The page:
Malaga, Spain + Mindfulness

Malaga, Spain +  Mindfulness
 

The other day, I spent seven minutes brushing my teeth. 

It took me double the amount of time a person should take because I was semi-scrolling through my insta feed with my left hand whilst semi-brushing with the right. 

Multi-tasking: the act of doing two things half-assedly, but neither one being done very well. 

Brushing my teeth is a trivial example, but I recently became conscious of how this ineffective multi-tasking behaviour has permeated other aspects of my life, in which performance does matter. 

For example, when I'm working on my laptop, I have numerous unrelated tabs open, from the latest Celine Dion for Dior campaign (#TODIEFOR btw), a Townske post on best cafes in Auckland and, ironically, a Ted Talk on practicing mindfulness. While my inbox is loading, I'd check on how many likes my latest IG post got. While I'm cooking my eggs, I'd quickly reply to a text and diligently find the perfect GIF fitting to the context, until I notice the eggs are burning.  

I jump from one app to another listicle, to passively looking at photos and videos, ultimately making detours from completing the task at hand, that is, if I don't forget what I was supposed to be doing in the first place. 

I'm no brain expert here, but I could start to perceive how my own thought process has changed due to this constant state of over-stimulation and information overload. 

Just yesterday, I started a new book and it embarrassingly took an active effort to sit still and concentrate fully on the story. Having a phone next to me, even with it facing down and on silent mode, I could feel a part of my attention was still tied to the expectation of receiving a notification. After physically moving the phone out of my sight and actively blocking random thoughts from distracting me from the pages, only then was I able to get into the story.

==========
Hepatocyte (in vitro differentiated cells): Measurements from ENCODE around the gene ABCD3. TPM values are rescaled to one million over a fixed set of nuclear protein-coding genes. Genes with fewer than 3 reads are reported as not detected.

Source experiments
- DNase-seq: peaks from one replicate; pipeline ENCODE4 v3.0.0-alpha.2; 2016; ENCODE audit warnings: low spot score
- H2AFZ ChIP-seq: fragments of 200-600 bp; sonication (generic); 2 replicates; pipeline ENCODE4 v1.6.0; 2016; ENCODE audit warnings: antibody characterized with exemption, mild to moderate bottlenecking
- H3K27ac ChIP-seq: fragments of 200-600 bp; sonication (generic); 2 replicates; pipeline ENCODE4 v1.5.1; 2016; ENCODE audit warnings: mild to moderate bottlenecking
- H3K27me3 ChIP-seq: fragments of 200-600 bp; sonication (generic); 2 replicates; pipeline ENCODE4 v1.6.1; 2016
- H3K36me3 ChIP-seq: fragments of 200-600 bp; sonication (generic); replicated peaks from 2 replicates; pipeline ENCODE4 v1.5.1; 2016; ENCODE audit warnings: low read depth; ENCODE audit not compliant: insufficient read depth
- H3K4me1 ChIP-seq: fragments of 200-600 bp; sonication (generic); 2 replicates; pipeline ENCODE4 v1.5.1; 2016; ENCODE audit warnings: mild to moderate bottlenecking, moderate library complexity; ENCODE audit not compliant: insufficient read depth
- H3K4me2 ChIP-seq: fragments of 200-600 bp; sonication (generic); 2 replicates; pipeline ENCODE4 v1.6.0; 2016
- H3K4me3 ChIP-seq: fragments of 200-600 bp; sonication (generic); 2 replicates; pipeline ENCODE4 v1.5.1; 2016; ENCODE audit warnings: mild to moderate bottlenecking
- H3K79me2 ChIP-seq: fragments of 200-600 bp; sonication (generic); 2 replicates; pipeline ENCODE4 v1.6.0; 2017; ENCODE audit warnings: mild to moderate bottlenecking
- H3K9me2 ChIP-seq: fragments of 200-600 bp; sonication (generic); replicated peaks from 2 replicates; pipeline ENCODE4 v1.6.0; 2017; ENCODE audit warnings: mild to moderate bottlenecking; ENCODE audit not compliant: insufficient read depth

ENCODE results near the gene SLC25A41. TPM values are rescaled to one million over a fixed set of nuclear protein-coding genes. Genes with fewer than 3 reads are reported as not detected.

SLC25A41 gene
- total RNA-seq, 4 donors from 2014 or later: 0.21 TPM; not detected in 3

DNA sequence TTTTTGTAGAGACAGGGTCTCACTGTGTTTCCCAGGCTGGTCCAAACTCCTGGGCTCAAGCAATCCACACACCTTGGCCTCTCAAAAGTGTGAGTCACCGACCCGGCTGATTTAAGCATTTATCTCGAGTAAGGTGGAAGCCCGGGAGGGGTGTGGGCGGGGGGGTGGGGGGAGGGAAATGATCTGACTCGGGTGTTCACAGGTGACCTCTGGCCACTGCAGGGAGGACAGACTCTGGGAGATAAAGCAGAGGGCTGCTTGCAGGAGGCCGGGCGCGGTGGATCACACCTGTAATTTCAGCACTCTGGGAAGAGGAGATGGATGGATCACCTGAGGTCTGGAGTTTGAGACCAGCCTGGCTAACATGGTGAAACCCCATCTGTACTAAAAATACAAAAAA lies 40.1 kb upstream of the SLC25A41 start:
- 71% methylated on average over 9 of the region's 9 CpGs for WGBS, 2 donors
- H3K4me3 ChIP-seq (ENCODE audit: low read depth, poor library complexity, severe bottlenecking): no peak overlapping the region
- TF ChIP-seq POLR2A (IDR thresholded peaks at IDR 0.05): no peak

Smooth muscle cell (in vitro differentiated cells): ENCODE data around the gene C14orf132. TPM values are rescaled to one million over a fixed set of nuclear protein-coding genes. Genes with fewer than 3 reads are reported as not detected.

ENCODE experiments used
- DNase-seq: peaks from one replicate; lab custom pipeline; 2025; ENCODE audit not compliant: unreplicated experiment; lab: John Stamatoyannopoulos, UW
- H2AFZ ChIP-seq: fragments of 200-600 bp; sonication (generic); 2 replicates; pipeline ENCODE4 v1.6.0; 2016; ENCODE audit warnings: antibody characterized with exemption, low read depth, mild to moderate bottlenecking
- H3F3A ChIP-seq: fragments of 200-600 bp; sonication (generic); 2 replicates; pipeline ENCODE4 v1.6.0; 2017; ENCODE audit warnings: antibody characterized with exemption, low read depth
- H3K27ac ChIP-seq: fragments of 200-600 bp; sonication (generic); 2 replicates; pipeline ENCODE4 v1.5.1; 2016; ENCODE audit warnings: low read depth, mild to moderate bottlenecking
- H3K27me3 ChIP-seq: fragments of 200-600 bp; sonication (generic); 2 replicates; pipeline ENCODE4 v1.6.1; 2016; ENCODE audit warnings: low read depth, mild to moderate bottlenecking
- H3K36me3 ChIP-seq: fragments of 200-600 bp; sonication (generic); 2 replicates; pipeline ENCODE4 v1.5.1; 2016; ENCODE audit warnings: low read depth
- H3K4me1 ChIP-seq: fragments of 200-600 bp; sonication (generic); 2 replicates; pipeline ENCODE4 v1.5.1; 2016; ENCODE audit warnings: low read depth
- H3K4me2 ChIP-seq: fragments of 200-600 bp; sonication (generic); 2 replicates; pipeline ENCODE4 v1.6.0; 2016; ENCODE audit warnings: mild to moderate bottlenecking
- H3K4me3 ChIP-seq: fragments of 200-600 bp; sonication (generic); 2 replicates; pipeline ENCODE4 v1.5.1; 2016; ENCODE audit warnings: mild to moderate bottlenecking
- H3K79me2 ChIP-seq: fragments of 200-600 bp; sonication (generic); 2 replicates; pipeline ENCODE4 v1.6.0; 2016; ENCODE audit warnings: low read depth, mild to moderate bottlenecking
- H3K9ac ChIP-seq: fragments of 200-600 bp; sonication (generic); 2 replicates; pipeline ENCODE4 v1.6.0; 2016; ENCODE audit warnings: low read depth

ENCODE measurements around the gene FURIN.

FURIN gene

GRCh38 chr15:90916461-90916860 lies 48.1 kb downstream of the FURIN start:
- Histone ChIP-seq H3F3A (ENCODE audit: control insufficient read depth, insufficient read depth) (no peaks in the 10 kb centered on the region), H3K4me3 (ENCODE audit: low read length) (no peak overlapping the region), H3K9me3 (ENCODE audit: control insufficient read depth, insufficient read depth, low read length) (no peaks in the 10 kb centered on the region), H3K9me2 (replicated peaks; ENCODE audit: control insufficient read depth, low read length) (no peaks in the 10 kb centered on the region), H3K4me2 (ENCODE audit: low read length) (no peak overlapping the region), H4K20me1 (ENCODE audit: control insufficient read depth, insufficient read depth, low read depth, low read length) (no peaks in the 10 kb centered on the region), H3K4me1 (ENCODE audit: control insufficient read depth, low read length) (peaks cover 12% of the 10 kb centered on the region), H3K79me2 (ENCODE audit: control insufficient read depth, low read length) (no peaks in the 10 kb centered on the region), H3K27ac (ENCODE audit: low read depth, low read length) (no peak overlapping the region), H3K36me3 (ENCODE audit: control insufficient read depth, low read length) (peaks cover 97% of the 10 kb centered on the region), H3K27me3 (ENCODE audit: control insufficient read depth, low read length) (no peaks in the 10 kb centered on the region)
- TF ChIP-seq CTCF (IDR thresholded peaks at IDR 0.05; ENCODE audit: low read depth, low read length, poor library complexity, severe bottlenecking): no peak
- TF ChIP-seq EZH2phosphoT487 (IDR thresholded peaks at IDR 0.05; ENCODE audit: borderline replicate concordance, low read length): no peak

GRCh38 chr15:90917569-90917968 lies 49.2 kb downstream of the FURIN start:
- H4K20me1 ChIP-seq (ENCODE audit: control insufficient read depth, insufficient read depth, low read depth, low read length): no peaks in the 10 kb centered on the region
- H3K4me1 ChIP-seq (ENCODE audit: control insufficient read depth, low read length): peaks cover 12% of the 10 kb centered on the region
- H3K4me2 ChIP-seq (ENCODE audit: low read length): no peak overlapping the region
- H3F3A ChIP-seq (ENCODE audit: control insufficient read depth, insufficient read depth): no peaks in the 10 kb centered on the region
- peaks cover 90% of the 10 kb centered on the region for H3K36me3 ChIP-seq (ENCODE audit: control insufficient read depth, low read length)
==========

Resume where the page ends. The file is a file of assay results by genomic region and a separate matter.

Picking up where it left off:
This really bothered me. So, I asked myself, when else do I multi-task and how can I minimize this half-hearted approach to completing tasks? I could extrapolate this to life in general. I do not want to live life half-heartedly! 

How can I be more mindful? 

I'll start with the following small and specific actions, and hopefully it will build momentum to apply to larger areas: 

  • I will stop checking my phone first thing when I open my eyes. I end up checking my emails and scrolling through social media, starting my day on an anxious/annoyed attitude. Not healthy. Instead, I'll keep it on airplane mode until I'm done brushing my teeth (heya, full circle) and washing my face. 
  • I will stop automatically opening social media tabs when I work on my laptop. Make a list of what I'm supposed to, and check off as I go. 
  • I will take all my food pics before eating, and put the phone away in my bag so I can actually absorb what the other person is saying. The world won't end if they don't see your avo toast. 
  • I will practice easy meditation techniques during down time. A good exercise from Eckhart Tolle: try to predict what your next thought will be. (do it...) It's impossible! You have to actively stop your constant stream of thoughts to be fully in the moment. 
  • I will turn off my phone and read before sleeping. I think it's also just as important to end your day with positive thoughts, like preparing a clean slate for the next day. 

I'd love to hear your thoughts on being more mindful. I'm sure some of you can relate to feeling distracted, and would love to hear about your own stories and tips! 

xo, Dahye